Structure of Banks’ Deposits
Banks in Pakistan started accepting deposits from their customers on profit-and-loss sharing basis but no change was in traduced in the then prevailing structure of deposits and it continues as it existed under the interest-based system. This is not to suggest that a change must be introduced just for the sake of change. But the structure of bank’s deposit is important for the just and efficient functioning of an Islamic profit-sharing system.
According to existing practice, all categories of deposits held by a bank are treated as one common pool of funds. But the income derived by banks from the use of these deposits is apportioned by banks under two heads of income: (a) non-interest income; and (b) interest income. Interest income is entirely retained for the shareholders while non-interest income is distributed among the PLS depositors of various categories according to the weightages prescribed by State Bank of Pakistan. The consequence of this arrangement is that long-term PLS deposits (say five-year term deposits) and short-term PLS deposits (say PLS savings deposits) are invested in similar assets. Long-term PLS deposits do not earn anything more than the short-term PLS deposits but get a preferential treatment through the system of weightages. Obviously, this is not fair.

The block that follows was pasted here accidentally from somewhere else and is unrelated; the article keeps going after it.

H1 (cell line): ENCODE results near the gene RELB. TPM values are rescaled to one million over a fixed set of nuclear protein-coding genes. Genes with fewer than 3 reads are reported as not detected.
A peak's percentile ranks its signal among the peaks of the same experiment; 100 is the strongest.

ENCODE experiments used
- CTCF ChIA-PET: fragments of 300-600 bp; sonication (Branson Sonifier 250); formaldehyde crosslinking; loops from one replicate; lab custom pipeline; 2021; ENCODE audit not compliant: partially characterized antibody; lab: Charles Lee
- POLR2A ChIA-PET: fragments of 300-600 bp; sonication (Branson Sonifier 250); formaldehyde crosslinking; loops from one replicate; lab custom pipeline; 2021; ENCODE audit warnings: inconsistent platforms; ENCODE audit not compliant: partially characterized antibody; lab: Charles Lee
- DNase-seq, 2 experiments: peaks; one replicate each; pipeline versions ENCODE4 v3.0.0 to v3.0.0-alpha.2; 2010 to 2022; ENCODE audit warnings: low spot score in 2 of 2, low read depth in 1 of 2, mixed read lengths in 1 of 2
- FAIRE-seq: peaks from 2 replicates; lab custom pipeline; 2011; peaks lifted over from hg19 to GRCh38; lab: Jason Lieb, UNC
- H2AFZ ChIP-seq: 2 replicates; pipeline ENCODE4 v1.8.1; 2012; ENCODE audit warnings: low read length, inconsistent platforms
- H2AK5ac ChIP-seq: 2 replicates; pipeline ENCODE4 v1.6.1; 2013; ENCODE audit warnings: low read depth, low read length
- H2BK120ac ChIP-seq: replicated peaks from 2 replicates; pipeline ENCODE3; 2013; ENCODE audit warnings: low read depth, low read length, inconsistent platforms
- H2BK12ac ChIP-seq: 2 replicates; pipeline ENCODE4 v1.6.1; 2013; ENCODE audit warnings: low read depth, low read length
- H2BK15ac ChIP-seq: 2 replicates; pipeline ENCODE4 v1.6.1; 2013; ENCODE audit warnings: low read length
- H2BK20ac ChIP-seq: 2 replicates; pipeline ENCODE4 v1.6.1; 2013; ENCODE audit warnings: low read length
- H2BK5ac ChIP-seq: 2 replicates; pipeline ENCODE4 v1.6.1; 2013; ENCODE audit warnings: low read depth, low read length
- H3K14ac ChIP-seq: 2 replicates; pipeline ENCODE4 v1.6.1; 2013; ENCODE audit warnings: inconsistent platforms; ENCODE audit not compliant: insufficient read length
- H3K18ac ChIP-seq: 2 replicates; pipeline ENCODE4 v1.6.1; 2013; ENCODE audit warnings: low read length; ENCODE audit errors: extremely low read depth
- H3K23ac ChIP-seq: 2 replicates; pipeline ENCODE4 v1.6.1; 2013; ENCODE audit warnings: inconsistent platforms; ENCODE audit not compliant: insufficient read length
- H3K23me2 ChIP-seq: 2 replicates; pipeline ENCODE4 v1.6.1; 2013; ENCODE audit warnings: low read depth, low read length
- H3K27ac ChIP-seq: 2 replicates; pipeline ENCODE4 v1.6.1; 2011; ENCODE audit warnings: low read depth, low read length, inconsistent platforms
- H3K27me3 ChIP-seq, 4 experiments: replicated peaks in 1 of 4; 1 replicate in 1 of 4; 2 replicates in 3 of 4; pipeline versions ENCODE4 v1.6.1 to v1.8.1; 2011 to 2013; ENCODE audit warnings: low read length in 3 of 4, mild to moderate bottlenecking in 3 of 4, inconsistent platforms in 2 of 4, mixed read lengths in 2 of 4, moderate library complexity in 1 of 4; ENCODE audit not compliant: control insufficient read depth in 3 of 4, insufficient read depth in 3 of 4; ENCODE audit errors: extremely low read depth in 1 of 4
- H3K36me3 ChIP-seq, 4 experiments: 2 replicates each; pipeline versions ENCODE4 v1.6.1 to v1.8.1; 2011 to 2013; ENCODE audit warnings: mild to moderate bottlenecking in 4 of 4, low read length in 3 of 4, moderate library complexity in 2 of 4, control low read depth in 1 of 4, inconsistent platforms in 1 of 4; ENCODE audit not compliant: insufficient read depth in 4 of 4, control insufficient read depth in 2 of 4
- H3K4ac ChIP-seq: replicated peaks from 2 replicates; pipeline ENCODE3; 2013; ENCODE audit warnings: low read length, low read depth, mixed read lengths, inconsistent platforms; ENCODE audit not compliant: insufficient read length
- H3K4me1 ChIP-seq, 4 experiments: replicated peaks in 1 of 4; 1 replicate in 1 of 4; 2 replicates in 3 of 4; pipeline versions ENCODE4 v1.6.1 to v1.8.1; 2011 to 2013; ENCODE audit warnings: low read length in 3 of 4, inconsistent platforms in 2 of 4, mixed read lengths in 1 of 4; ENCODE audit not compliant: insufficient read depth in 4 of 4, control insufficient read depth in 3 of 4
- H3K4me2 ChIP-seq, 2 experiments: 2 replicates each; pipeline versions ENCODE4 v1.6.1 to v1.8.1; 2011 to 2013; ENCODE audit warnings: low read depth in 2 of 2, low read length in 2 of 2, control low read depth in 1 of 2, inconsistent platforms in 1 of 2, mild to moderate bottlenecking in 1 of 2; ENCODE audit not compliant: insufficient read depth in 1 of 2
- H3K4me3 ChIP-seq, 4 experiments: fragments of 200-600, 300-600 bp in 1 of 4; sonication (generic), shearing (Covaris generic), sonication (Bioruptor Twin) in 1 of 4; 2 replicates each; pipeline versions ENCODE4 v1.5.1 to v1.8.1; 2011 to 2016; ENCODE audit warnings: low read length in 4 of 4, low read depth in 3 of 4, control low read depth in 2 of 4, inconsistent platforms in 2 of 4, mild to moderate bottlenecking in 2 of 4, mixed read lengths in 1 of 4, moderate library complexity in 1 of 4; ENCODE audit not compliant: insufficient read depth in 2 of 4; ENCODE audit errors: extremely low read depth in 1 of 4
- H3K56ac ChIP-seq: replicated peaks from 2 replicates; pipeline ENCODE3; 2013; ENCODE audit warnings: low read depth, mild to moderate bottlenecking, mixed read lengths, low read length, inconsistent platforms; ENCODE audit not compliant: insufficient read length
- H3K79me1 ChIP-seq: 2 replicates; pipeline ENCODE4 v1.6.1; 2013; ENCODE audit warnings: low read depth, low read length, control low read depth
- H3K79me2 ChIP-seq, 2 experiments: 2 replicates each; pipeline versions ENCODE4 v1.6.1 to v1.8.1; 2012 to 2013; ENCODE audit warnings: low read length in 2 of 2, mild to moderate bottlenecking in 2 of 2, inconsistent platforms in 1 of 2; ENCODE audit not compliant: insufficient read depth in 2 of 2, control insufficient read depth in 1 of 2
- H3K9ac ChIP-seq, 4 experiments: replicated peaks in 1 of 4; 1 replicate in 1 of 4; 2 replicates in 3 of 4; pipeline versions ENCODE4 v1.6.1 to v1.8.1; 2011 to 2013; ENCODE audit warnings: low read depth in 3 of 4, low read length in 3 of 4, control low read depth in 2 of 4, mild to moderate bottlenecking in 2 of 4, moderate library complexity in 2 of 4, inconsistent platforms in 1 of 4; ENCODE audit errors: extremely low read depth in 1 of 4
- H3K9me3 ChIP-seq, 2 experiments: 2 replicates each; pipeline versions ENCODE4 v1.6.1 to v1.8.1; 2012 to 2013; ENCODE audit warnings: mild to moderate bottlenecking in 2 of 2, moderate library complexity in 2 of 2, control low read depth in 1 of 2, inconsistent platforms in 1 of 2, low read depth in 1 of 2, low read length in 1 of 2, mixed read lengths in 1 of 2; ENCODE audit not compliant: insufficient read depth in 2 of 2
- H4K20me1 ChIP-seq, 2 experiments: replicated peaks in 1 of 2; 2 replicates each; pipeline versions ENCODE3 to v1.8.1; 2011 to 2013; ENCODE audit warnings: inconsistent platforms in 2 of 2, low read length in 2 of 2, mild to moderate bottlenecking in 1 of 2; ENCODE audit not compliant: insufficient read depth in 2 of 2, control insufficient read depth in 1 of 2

Banks in Pakistan are accepting interest-based foreign currency deposits and branches of Pakistani banks established abroad are operating under the interest-based system and this is likely to continue for a long time to come. For these reasons, there is need to introduce some changes in the deposit structure of the banks. There is need to develop water-tight arrangements between the interest-based and the Islamic PLS operations of a bank in a manner which will also improve the profitability of the PLS deposits.
The existing large number of categories of deposits should be reduced and each category of PLS deposits be managed as a separate pool of funds for investment. A new category of PLS foreign currency deposits should immediately be introduced because this option is not available to the foreign currency depositors. The present position is that if someone wants to maintain a foreign currency deposit he also has to deal on the basis of interest.
Another idea is to establish such banks as will not pay any profit or return to their depositors. They will attract deposits on the basis of the quality of service which they will provide to their depositors. People will keep accounts for the convenience of transactions only. People having surplus funds will then not keep their deposits with the banks as they do now for consideration of a small return. For their surplus funds people will discover new avenues of investment which, in turn, will provide a boost to real investment and growth in economy. Surplus funds kept with banks are not usually invested in the most efficient manner.
Source: Elimination of Riba, Khurshid Ahmad, Khalid Rahman and Zahed A. Valie. Republished with permission.
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